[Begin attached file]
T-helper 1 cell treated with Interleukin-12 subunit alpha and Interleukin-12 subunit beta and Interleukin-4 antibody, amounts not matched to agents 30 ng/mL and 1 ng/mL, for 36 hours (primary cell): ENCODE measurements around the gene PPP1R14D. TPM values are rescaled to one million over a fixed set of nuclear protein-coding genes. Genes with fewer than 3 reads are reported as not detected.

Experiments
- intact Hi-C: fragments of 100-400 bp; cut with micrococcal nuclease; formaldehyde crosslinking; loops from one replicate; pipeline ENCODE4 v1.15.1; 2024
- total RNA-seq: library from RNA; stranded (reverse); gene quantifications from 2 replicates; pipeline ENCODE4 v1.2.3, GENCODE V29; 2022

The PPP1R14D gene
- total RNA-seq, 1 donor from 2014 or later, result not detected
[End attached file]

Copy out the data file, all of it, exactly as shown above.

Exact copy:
T-helper 1 cell treated with Interleukin-12 subunit alpha and Interleukin-12 subunit beta and Interleukin-4 antibody, amounts not matched to agents 30 ng/mL and 1 ng/mL, for 36 hours (primary cell): ENCODE measurements around the gene PPP1R14D. TPM values are rescaled to one million over a fixed set of nuclear protein-coding genes. Genes with fewer than 3 reads are reported as not detected.

Experiments
- intact Hi-C: fragments of 100-400 bp; cut with micrococcal nuclease; formaldehyde crosslinking; loops from one replicate; pipeline ENCODE4 v1.15.1; 2024
- total RNA-seq: library from RNA; stranded (reverse); gene quantifications from 2 replicates; pipeline ENCODE4 v1.2.3, GENCODE V29; 2022

The PPP1R14D gene
- total RNA-seq, 1 donor from 2014 or later, result not detected